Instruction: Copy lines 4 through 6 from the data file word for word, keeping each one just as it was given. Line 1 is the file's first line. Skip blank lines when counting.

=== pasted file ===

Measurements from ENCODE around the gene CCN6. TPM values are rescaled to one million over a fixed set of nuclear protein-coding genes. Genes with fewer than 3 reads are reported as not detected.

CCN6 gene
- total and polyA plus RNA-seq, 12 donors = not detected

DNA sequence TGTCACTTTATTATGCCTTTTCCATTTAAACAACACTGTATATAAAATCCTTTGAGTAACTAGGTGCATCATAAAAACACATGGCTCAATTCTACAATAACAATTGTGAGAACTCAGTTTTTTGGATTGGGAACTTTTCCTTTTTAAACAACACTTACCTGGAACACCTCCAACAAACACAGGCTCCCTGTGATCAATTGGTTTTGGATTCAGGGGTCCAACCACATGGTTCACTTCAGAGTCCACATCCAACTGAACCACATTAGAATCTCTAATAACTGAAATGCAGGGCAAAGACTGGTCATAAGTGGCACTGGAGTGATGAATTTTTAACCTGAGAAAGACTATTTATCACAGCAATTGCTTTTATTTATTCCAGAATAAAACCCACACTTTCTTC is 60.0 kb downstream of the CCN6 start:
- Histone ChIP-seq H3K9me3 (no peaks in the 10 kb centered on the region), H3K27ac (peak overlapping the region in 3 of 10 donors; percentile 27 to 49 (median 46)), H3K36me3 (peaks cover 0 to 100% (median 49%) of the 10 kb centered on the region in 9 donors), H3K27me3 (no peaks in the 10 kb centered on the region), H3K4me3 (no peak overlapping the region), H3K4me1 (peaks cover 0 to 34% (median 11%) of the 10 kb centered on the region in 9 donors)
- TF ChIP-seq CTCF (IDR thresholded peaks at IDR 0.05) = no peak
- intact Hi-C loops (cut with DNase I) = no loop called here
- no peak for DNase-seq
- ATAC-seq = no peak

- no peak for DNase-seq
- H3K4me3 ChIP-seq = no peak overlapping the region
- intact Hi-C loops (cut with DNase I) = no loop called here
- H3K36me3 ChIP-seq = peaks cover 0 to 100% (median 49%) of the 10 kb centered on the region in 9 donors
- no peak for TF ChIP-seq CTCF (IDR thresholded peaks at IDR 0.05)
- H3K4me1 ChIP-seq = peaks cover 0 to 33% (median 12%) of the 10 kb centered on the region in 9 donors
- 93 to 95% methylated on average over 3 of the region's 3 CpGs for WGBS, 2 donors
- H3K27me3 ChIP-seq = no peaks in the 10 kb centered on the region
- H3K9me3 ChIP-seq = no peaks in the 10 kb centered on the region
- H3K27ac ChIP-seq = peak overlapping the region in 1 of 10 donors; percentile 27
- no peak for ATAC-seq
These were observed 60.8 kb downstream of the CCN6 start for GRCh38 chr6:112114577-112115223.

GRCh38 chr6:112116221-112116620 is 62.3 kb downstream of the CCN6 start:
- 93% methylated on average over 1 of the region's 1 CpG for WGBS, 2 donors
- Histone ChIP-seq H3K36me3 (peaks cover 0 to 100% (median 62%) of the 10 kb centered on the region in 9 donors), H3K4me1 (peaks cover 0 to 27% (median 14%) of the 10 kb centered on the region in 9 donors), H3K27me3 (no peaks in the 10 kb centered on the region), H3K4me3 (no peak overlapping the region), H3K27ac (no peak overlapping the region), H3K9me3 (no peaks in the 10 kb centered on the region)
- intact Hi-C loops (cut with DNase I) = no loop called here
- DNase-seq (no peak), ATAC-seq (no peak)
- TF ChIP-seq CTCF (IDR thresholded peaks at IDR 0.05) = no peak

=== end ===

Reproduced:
DNA sequence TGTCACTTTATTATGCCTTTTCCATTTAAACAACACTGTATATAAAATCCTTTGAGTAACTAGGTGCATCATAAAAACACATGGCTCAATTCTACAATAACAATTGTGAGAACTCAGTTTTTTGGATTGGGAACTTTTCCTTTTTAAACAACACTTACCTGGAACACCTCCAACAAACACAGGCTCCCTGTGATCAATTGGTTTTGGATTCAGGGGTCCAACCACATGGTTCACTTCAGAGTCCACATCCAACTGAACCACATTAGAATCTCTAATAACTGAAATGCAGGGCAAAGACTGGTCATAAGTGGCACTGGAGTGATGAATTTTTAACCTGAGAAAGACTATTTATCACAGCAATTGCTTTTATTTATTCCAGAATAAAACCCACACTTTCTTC is 60.0 kb downstream of the CCN6 start:
- Histone ChIP-seq H3K9me3 (no peaks in the 10 kb centered on the region), H3K27ac (peak overlapping the region in 3 of 10 donors; percentile 27 to 49 (median 46)), H3K36me3 (peaks cover 0 to 100% (median 49%) of the 10 kb centered on the region in 9 donors), H3K27me3 (no peaks in the 10 kb centered on the region), H3K4me3 (no peak overlapping the region), H3K4me1 (peaks cover 0 to 34% (median 11%) of the 10 kb centered on the region in 9 donors)
- TF ChIP-seq CTCF (IDR thresholded peaks at IDR 0.05) = no peak